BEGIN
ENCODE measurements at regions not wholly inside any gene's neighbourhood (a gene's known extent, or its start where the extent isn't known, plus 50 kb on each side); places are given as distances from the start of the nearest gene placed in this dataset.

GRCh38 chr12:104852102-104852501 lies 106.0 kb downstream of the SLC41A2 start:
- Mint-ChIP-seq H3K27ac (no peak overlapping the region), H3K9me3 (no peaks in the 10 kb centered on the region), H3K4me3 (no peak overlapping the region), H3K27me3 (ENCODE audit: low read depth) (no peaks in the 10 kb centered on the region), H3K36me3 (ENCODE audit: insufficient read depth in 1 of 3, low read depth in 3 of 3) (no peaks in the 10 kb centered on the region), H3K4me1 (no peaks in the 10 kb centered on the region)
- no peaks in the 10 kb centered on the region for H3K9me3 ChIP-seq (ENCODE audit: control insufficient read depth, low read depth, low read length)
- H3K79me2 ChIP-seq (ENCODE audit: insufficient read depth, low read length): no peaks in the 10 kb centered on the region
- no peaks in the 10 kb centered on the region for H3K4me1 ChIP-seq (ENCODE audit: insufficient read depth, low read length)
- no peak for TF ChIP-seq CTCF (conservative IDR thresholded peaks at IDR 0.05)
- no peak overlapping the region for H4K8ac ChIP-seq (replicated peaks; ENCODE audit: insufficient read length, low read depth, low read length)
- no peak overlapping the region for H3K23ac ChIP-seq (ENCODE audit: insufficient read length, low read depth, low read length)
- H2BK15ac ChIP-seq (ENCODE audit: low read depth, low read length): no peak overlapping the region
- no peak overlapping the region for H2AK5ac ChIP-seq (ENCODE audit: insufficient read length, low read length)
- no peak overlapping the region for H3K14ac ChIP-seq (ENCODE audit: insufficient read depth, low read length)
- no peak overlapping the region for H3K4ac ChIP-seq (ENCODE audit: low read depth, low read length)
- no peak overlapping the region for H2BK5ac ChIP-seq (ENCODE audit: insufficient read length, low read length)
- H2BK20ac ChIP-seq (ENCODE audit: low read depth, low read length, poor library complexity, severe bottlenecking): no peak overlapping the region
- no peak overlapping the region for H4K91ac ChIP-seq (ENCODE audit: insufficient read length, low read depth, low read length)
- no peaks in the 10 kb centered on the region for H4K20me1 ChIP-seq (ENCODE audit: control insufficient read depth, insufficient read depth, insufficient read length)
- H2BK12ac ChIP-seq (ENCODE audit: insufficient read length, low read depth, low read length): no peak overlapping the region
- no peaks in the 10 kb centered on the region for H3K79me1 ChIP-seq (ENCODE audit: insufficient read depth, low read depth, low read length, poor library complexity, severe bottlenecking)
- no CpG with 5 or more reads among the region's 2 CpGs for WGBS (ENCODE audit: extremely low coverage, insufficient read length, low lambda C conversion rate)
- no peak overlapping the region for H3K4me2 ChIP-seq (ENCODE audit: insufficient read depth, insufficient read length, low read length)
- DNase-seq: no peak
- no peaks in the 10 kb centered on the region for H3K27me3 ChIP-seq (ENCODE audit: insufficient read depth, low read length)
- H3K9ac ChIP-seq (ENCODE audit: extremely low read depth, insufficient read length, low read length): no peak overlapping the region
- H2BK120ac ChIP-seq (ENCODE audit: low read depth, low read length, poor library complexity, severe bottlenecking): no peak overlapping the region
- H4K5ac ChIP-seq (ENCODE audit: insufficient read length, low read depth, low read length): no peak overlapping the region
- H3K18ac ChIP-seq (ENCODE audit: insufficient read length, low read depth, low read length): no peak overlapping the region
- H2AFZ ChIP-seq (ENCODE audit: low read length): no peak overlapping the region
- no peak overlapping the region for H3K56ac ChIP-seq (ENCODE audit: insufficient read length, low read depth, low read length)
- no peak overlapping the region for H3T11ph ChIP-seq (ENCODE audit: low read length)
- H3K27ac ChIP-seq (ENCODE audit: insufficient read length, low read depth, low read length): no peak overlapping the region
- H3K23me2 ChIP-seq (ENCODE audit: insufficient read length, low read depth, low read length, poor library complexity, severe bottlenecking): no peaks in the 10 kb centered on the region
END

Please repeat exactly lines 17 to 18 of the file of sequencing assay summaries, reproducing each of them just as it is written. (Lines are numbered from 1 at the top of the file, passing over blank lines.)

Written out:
- no peaks in the 10 kb centered on the region for H4K20me1 ChIP-seq (ENCODE audit: control insufficient read depth, insufficient read depth, insufficient read length)
- H2BK12ac ChIP-seq (ENCODE audit: insufficient read length, low read depth, low read length): no peak overlapping the region